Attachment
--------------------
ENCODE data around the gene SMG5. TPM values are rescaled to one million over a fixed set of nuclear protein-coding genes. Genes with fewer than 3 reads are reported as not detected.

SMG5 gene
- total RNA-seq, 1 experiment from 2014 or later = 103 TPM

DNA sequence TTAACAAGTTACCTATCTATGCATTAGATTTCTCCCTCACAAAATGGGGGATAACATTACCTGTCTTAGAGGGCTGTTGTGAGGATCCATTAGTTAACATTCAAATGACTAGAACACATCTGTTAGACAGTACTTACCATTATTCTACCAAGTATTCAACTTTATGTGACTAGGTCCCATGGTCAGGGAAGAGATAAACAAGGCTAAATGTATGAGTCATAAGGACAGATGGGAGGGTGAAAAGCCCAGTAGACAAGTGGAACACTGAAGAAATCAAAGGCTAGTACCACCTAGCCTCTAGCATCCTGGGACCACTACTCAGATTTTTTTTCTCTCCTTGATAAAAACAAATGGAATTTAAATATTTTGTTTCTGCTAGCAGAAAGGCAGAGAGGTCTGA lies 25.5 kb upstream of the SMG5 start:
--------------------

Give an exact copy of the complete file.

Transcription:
ENCODE data around the gene SMG5. TPM values are rescaled to one million over a fixed set of nuclear protein-coding genes. Genes with fewer than 3 reads are reported as not detected.

SMG5 gene
- total RNA-seq, 1 experiment from 2014 or later = 103 TPM

DNA sequence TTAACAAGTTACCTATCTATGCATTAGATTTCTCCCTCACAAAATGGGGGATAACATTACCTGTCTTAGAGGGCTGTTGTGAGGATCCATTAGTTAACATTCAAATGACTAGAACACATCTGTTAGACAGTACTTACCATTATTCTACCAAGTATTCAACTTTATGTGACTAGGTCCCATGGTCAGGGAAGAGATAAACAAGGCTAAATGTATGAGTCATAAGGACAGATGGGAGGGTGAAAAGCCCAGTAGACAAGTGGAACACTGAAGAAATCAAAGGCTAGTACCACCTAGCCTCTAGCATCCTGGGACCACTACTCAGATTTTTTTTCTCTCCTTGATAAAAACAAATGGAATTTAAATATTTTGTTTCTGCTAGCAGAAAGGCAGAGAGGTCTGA lies 25.5 kb upstream of the SMG5 start: